Our Story

In May 2016, we found out we were parents-to-be!  We were so excited yet a bit nervous, considering it was our first.  On our 20 week ultrasound, we found out that something was different with our baby.  Doctors weren’t quite sure what it was, but they noticed that our baby’s kidneys were measuring a bit larger than normal.  After a couple more ultrasounds and doctors appointments, we found out our son, Daniel, would be diagnosed with hydronephrosis.  Hydronephrosis is the swelling of a kidney or both kidneys due to a build-up of urine.  In Daniel’s case, he had posterior urethral valves (PUV).  PUV are obstructive membranes or extra tissue that develops in the urethra causing the urine to collect and  backflow through his ureters and back into his kidneys.  Due to this issue, Daniel’s kidneys developed differently than a normal person.  His left kidney took the brunt of the backflow and therefore grew very large and has very thin tissue.  His right kidney did most of the work so did not grow at the correct rate causing the tissue to be thicker and the kidney to be smaller.  

Despite all this news, the pregnancy went pretty well.  Living in Pittsburgh, PA we were so lucky to receive some of the best medical care out there.  Mom and baby Daniel were continuously monitored and eventually induced.  Daniel Robert George was born December 26, 2016.

Daniel was able to spend a couple of hours with us before he was taken to the NICU.  On December 28, 2016, Daniel had surgery to remove the posterior urethral valves.  Even though this surgery helped to correct the backflow, there was too much damage done to the kidneys and Daniel was diagnosed with Chronic Kidney Disease (CKD).  We were first told that he would be put on dialysis within the first couple days of life, but we have been lucky enough to avoid that.  Daniel has been living with CKD – Stage IV since he was a baby.  We manage his CKD through a restricted diet, medicine, and monthly blood work and doctor’s appointments still knowing eventually Daniel will need a kidney transplant.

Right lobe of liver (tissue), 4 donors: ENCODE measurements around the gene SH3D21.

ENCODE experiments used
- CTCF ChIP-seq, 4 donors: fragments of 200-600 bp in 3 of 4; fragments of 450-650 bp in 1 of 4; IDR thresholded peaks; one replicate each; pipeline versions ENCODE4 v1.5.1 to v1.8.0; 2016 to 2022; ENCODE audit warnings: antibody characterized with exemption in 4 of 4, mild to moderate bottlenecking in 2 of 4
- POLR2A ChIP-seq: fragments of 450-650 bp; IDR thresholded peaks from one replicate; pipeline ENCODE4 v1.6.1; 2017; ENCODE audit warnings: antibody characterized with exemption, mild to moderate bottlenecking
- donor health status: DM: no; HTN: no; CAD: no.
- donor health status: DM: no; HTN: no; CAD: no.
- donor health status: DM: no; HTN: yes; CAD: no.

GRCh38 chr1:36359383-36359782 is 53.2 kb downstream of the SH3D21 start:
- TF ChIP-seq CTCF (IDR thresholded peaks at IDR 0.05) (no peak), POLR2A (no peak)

In the summer of 2020 we learned that Daniel’s kidney function was lessening and it was time to meet with the kidney transplant team at Children’s Hospital of Pittsburgh.  Over the course of two full days, we met our new team of doctors, nurses, social workers, psychologists, pharmacists, and dietitians.  Over the next year or so these people will care for us and help us along on our journey to transplantation.  

During this introduction to our team and what transplantation entailed, we learned the options of different types of organ donation: deceased donors or living donors.  Which brings us here.

You might be asking why it has taken so long for us to create this website…well right after we met with our team in the summer, they decided Daniel would need a surgery to trim down his ureters and reimplant them into the bladder to ensure the backflow of urine was decreased.  So, due to this bump in the road, we have now come around to asking for help in search of a living kidney donor for Daniel. 

Danny will have to continue to have kidney transplants throughout the course of his life and the money raised through COTA will stay with him throughout his life.  The Children’s Organ Transplant Association (COTA) helps children and young adults who need a life-saving transplant by providing fundraising assistance and family support. COTA is the nation’s only fundraising organization solely dedicated to raising life-saving dollars in honor of transplant-needy children and young adults. 100% of each contribution made to COTA in honor of our patients helps meet transplant-related expenses. COTA’s services are free to our families, and gifts to COTA are tax deductible to the fullest extent of the law.
 
We have decided to make this website our hub for updates, information on Daniel’s disease, living donation, or to donate to Children’s Organ Transplant Association (COTA) in honor of Daniel to assist with transplant related expenses.
 
We appreciate you reading our story and helping in any way you can!

With thanks,
Mary Beth, Bobby, and Daniel George